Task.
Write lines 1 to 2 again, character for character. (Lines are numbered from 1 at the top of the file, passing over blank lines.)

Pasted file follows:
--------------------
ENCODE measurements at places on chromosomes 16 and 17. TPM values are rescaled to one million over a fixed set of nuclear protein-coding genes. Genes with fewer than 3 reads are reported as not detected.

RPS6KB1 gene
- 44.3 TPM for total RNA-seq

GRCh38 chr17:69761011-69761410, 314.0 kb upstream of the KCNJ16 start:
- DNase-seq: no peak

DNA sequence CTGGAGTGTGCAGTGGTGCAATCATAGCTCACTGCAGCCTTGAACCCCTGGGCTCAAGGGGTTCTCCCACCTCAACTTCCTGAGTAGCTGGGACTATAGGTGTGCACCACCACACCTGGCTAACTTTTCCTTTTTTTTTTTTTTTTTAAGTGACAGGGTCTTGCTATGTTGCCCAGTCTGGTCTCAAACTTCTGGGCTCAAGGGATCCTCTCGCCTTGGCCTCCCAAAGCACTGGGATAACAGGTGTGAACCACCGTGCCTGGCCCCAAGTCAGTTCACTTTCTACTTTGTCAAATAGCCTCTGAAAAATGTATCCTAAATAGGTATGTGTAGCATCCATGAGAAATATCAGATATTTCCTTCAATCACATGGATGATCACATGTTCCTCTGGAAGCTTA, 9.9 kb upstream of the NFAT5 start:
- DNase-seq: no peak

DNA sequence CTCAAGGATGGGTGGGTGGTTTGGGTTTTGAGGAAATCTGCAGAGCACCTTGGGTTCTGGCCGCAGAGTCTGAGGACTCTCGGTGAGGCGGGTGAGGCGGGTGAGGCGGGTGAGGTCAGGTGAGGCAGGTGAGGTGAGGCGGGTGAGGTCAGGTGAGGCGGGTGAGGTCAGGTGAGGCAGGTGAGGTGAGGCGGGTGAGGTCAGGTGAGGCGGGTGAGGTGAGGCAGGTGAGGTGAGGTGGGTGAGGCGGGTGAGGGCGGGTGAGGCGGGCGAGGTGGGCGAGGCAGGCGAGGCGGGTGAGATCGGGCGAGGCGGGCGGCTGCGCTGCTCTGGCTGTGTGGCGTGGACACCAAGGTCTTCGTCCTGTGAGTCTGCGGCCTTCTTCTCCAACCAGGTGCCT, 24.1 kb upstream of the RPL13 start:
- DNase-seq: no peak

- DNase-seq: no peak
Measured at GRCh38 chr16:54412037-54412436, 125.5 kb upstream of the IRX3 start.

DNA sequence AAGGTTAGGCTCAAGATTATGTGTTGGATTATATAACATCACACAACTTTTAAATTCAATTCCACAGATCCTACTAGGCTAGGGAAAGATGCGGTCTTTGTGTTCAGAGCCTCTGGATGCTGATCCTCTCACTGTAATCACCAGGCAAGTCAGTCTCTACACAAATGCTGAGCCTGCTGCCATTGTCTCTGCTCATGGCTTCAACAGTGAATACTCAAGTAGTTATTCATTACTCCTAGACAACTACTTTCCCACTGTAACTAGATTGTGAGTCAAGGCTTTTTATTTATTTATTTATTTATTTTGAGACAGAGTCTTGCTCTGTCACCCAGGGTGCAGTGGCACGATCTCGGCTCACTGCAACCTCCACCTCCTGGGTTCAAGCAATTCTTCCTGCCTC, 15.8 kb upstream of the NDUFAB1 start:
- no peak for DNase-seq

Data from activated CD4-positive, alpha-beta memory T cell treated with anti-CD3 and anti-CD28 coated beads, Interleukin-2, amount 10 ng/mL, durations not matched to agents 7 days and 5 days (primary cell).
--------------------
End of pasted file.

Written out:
ENCODE measurements at places on chromosomes 16 and 17. TPM values are rescaled to one million over a fixed set of nuclear protein-coding genes. Genes with fewer than 3 reads are reported as not detected.

RPS6KB1 gene